“The whole of the prisoners where [sic] paraded together for the purpose of entraining for some camp in Germany. Whilst on parade the Germans asked for 100 volunteers to return to Tournai getting no response from the men, the German Officers picked the men out from the different Companies as we where [sic] placed along the road. I was picked out and told to stand on the end of our Company whilst the Officer went along the other Companies. I sneeked [sic] back into the lines (David Waterfield M.G.) changed hats with me. I also turned my coat inside out which altered my appearance a lot, on the Officer’s return to collect the men that he had picked out of course he missed me and seeing Waterfield with my hat he lugs him out. When Sgt Wilson who had been with us since the 11th April told the Officer that Waterfield was to [sic] ill to do any further work after a bit of grumbling he let him come back with the rest of us, at 6pm we arrived at Marchiennesville Station and waited till midnight before entraining. The train that was taken [sic] us away brought into Marchiennes upwards of a 1,000 Russians to take our places (poor devils) in the different Fronts. Leaving Marchiennes at midnight we had a very tiresome journey.”

When I first read this account of Charles’s attempt at disguise to avoid being sent off to Tournai I felt like cheering for his success at tricking the ‘huns’. Upon reflection though, I realise that it was a dangerous game he played, both for himself, and his accomplice. On many occasions in the past the men were treated appallingly for lesser transgressions, or even threatened with being shot. I imagine it was a spur-of-the-moment response born of desperation at being so close to moving on to Germany and then having that hope dashed. Tournai would probably have only offered more of the same hard work and poor treatment that they had experienced in the past seven months. I sense that getting to Germany, whatever those POW camps may have held in store, was infinitely preferable to being close to the Front.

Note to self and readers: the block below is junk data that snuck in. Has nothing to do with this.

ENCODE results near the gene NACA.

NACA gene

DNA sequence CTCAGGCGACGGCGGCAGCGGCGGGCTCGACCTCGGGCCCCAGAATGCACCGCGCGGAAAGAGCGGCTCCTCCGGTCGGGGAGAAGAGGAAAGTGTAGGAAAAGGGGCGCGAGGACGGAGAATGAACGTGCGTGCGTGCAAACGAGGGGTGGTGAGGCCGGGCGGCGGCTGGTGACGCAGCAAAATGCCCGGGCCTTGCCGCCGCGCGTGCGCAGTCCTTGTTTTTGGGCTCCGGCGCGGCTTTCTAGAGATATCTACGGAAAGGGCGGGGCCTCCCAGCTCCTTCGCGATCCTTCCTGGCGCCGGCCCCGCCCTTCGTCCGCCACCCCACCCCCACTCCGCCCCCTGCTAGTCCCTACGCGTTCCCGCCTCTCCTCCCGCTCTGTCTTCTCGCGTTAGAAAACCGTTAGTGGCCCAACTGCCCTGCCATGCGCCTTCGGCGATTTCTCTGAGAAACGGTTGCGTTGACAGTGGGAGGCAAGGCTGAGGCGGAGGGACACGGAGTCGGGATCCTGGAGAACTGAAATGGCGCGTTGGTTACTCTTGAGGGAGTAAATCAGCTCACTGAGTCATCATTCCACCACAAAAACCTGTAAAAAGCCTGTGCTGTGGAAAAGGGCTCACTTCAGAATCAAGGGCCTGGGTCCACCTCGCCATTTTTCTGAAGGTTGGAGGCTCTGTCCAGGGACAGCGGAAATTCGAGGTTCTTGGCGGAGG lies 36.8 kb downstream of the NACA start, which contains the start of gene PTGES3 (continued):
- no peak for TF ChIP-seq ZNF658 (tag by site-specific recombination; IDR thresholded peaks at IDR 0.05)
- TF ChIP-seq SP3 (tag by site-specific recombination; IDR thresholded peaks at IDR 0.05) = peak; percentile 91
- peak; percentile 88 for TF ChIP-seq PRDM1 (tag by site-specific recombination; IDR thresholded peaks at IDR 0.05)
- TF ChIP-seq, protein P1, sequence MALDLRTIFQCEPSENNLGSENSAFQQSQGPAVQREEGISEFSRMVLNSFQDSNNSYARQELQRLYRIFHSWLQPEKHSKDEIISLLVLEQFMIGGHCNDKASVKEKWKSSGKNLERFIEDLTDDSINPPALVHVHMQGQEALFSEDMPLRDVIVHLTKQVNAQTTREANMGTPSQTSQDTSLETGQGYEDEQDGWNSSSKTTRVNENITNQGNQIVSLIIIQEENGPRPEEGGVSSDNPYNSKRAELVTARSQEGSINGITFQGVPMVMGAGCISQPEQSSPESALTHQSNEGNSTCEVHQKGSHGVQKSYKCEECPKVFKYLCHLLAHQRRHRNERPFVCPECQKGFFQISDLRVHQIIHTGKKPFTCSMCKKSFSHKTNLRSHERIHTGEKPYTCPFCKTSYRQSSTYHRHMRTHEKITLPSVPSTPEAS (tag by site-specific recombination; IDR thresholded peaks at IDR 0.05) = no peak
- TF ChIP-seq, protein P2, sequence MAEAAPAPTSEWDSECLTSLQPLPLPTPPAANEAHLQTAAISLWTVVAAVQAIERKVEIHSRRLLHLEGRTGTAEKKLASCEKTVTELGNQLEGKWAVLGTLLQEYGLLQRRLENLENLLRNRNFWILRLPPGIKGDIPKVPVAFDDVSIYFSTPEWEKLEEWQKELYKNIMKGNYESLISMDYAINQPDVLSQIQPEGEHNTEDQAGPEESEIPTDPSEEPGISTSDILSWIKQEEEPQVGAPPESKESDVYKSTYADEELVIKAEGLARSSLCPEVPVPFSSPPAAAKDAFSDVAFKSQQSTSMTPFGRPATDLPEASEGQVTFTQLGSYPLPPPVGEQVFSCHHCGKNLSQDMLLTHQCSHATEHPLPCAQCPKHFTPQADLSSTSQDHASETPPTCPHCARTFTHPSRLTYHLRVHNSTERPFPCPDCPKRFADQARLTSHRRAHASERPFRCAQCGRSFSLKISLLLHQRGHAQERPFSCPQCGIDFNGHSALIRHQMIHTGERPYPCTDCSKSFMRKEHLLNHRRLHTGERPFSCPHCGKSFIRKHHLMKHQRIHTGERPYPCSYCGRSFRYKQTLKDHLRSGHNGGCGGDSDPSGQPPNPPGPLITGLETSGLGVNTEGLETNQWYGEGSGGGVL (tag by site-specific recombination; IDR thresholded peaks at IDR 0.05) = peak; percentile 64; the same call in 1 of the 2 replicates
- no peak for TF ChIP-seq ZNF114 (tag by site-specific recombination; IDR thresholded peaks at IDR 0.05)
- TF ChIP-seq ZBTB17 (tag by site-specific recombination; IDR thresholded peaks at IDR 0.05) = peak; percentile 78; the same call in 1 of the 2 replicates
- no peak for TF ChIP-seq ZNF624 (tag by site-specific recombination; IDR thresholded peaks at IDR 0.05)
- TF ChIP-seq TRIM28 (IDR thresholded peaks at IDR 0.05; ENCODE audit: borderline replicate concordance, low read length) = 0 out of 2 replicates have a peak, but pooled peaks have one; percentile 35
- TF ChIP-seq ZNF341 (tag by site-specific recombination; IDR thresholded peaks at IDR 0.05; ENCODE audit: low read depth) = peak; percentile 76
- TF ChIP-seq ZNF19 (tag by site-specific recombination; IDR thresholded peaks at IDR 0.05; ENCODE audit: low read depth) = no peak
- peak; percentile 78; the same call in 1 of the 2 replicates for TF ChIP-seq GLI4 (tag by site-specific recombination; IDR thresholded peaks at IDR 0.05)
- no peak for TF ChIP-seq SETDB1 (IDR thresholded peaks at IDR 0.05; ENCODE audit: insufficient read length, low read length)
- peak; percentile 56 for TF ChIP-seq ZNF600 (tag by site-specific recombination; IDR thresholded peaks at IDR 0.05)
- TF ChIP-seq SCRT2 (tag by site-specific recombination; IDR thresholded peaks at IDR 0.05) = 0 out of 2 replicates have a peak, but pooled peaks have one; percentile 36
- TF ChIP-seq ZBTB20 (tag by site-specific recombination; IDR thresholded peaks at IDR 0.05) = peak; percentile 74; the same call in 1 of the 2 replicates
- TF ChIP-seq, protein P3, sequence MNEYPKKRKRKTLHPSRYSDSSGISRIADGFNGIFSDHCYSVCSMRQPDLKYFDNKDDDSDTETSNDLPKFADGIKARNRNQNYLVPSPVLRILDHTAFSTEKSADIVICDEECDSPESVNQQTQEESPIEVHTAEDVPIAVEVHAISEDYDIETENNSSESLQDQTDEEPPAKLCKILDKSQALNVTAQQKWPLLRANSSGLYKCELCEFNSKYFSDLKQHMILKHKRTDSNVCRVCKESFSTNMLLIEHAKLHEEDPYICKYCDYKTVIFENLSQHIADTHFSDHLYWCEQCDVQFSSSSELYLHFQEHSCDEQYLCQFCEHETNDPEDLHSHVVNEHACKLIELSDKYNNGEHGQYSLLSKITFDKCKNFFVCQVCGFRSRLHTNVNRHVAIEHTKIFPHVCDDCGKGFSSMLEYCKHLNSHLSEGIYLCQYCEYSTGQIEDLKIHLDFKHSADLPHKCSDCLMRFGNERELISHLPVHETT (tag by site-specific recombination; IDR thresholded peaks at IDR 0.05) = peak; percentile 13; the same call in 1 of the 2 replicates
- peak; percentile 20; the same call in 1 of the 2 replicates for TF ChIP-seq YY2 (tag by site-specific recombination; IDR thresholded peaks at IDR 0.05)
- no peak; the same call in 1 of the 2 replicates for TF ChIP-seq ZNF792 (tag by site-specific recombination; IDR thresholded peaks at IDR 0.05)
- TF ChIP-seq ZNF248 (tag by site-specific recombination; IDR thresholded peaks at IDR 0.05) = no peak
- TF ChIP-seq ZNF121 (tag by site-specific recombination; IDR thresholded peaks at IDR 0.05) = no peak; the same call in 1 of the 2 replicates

And now…

These days Marchiennes is a small town with a population of around 4,800. More research is needed to determine where prisoners were held during the war, especially as references indicate that there were a number of sites used. Charles stayed in old stables.

We spent some time walking around to get a feel for the place. A stroll down Rue d’Abbaye revealed the remains of the Abbaye de Marchiennes from the 18th century. The Town Hall and local history museum occupy the abbey’s imposing main gateway building, but we were disappointed to find that both were closed to the public the day we were there. Another gateway stands in opposition further along the road about 280m from the first. Amazingly, both gateways still form a thoroughfare for traffic, including trucks, even though there is a preservation order on the buildings.

Marchiennes Town Hall
Front view of Marchiennes Town Hall in the original main entrance to the Abbey (1748)
Marchiennes Town Hall
Rear view of Marchiennes Town Hall

Many adjacent buildings in the Abbey precinct are in need of repair.

Buildings within the Abbey precinct
Buildings within the Abbey precinct
Second gateway to the Abbey
Second gateway to the Abbey (1754)

For Charles, the 26 November 1917 was the day he could say goodbye to France and the Western Front. Finally, after more than seven months, he was heading to Germany. In my next post we will follow Charles to the first of two POW camps where he spent time during his capture. This first camp is called Friedrichsfeld and it is over 300km from Marchiennes in France.

* In the quotes from Charles’s diary I have used [sic] to indicate when an error in the text is part of the original, rather than typographical.

– All photos taken on 31 October 2016 by Kaye Hill –